The Bulletin

Sentence expected in Fields trial; Toll lanes changing commuter behavior; Stafford considers bathroom policy; More snow news and other headlines

By: - December 11, 2018 8:54 am

Our daily roundup of headlines from Virginia and elsewhere.

♦ A jury is expected to hand down a sentence today in the James Fields trial. Psychologists told the jury yesterday Fields has a history of mental illness and bipolar disorder, for which he was twice hospitalized. Heather Heyer’s mother, Susan Bro, testified that “Heather was full of love, justice and fairness. Mr. Fields tried to silence her. I refuse to allow that.” (The Daily Progress)

♦ The Interstate 66 express lane tolls – the ones that go as high as $40 or more during peak rush-hour for single occupancy vehicles (two-passenger vehicles are free) – have been a bit of a mixed bag, increasing carpooling 25 percent but also inadvertently extending rush-hour traffic deeper into the morning as drivers start their commutes later to try to avoid the tolls, which end at 9 a.m. (The Washington Post)

♦ The chairwoman of the Albemarle County Board of Supervisors says she’s having second thoughts about the county’s decision to accept $5 million in Atlantic Coast Pipeline mitigation funding. The pipeline project won’t enter the county. “It makes me grievously uncomfortable that we are being paid off to be silent and not stand up and protect our neighbors,” board Chairwoman Ann H. Mallek said. (The Daily Progress)

♦ Stafford County Public Schools is considering a policy that would allow transgender students to use the restrooms and locker rooms that correspond with their gender identities. The policy would be a first of its kind in the state. (The Free Lance-Star)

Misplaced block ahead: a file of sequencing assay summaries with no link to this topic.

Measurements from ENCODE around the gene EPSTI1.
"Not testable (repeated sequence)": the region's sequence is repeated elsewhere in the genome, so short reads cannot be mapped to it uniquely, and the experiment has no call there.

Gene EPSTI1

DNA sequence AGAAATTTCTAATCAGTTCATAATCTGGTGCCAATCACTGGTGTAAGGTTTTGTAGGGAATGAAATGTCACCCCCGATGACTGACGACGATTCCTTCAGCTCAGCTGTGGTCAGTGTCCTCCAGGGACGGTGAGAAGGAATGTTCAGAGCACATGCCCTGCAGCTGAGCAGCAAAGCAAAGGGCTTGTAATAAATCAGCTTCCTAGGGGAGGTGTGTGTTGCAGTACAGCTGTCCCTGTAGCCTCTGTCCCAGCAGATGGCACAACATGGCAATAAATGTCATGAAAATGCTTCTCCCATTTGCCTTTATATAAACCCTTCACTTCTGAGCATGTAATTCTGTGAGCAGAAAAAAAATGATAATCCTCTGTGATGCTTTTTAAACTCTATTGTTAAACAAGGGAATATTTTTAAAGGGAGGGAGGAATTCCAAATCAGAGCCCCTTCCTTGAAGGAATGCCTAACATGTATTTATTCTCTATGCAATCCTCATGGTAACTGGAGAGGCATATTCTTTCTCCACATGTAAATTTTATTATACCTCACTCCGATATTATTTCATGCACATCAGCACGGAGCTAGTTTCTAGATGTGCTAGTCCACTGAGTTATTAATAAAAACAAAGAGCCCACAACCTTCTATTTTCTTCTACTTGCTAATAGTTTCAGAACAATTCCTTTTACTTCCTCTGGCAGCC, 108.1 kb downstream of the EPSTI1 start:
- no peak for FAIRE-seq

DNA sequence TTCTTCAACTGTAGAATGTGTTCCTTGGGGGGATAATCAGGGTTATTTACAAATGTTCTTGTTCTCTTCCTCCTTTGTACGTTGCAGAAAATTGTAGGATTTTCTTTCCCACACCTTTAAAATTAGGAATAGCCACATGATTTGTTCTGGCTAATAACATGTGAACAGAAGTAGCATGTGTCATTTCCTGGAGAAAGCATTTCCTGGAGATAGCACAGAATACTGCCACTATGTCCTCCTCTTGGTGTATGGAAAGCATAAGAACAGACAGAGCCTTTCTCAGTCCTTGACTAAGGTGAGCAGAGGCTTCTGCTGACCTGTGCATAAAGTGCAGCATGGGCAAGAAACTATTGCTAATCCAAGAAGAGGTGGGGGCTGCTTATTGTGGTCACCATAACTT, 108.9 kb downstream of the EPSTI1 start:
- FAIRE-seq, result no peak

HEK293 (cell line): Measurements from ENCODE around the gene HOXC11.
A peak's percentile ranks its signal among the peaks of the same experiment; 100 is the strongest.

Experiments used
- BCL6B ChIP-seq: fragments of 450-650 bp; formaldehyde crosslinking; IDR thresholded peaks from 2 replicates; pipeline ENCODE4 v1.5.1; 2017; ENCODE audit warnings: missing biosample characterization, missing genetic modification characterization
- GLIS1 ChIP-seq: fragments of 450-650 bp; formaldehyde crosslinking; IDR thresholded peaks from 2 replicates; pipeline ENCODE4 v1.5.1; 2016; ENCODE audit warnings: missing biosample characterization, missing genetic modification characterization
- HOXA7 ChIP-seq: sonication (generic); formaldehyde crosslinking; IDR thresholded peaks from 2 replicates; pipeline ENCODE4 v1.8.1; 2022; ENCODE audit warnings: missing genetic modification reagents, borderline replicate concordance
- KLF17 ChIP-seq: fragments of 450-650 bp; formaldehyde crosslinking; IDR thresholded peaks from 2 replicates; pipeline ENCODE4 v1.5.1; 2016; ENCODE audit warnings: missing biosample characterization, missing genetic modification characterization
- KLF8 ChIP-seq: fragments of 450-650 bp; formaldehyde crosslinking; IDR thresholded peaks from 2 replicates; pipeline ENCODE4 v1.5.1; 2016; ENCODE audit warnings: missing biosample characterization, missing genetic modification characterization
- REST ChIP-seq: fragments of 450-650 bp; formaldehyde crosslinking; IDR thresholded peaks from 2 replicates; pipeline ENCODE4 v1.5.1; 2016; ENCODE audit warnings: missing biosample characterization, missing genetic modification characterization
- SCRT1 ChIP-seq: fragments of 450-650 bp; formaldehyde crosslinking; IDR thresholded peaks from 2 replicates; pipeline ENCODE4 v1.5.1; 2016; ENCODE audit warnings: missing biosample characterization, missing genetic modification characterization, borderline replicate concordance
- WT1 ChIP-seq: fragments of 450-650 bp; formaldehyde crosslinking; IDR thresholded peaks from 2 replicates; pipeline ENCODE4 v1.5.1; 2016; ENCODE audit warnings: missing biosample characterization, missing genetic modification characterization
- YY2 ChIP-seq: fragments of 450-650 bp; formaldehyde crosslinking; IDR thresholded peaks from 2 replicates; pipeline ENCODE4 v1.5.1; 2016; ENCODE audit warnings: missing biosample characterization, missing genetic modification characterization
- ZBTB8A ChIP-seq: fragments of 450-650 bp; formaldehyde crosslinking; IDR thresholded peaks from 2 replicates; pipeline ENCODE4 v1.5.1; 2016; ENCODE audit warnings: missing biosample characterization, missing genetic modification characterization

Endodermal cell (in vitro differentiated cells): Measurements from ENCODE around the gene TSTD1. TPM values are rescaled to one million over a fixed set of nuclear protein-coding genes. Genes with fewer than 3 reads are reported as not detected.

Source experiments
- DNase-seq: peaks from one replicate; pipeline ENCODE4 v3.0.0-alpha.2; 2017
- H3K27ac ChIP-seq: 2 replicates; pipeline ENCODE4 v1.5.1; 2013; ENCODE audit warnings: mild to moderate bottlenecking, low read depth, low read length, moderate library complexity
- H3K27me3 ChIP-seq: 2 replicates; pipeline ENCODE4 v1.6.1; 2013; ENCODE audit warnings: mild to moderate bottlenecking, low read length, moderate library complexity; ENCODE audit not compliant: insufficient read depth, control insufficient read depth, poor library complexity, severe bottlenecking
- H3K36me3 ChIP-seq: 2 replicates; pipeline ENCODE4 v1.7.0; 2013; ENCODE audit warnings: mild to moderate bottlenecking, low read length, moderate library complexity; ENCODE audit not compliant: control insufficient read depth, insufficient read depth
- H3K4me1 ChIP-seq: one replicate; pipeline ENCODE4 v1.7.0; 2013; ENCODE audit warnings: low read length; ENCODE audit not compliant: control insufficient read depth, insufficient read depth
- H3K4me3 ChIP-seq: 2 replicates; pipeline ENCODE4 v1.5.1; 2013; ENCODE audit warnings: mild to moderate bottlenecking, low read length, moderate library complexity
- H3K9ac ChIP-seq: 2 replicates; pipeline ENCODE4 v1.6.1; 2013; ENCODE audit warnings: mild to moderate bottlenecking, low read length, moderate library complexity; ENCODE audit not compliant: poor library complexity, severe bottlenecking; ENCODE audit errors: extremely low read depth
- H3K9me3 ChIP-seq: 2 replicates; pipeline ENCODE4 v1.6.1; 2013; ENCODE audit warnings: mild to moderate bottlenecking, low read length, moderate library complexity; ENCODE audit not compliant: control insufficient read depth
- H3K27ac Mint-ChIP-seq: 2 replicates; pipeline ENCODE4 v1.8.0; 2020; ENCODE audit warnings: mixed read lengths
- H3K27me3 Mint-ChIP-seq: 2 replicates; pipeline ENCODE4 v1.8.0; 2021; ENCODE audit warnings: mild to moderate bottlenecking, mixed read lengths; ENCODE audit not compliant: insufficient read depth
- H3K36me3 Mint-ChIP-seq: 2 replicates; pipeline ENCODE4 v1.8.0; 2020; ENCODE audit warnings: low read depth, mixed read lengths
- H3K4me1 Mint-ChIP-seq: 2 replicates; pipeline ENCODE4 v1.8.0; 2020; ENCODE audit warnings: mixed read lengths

♦ Students at Christopher Newport University are calling on the school to provide free menstrual products on campus. (The Virginian-Pilot)

♦ Congresswoman-elect Elaine Luria, a Democrat, spent more than double her GOP opponent, Rep. Scott Taylor, in the final weeks of the race, dominating digital and broadcast advertising. (The Daily Press)

♦ Southwest Virginia leads the state in cigarette smoking, according to a new health department survey, which found 18 percent of people in the region smoke, compared to 17 percent in central Virginia, 14 percent in eastern Virginia and seven percent in Northern Virginia. (The Coalfield Progress)

♦ State police responded to 1,177 traffic crashes during and after Sunday’s snowfall. (Richmond Times-Dispatch)

♦ A 20-mile backup that left some drivers stranded for 18 hours on Interstate 81 near Bristol was caused by cars and trucks getting stuck in the snow, not crashes, authorities said. “As soon as the wreckers would get the stuck vehicles freed and the troopers would let more vehicles move through, the next group of vehicles would lose control and get stuck … and the process would start all over again.” (Bristol Herald Courier)

♦ Former Democratic Del. Joe Morrissey and a former client at his now-shuttered law firm filed assault charges against each other following an altercation in Morrissey’s office. The former client is being represented by David Baugh, himself a participant in a 1991 courthouse fistfight with Morrissey, who was then serving as commonwealth’s attorney. (Richmond Times-Dispatch)

♦ The wild ponies of Chincoteague had a bad year: Two died from swamp cancer, two died after getting stuck in the mud and one died in a freak accident. To boost the herd’s numbers, the fire department that manages them has returned three mares to the island. (The Daily Times of Salisbury)

CORRECTION: A News to Know item yesterday contained incorrect information. The lengthy backup on Interstate 81 was between Abingdon and Bristol, nowhere near Danville.


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Ned Oliver
Ned Oliver

Ned, a Lexington native, has been a fulltime journalist since 2008, beginning at The News-Gazette in Lexington, and including stints at the Berkshire Eagle, in Berkshire County, Mass., and the Times-Dispatch and Style Weekly in Richmond. He is a graduate of Bard College at Simon’s Rock, in Great Barrington, Mass. He was named Virginia's outstanding journalist for 2020 by the Virginia Press Association.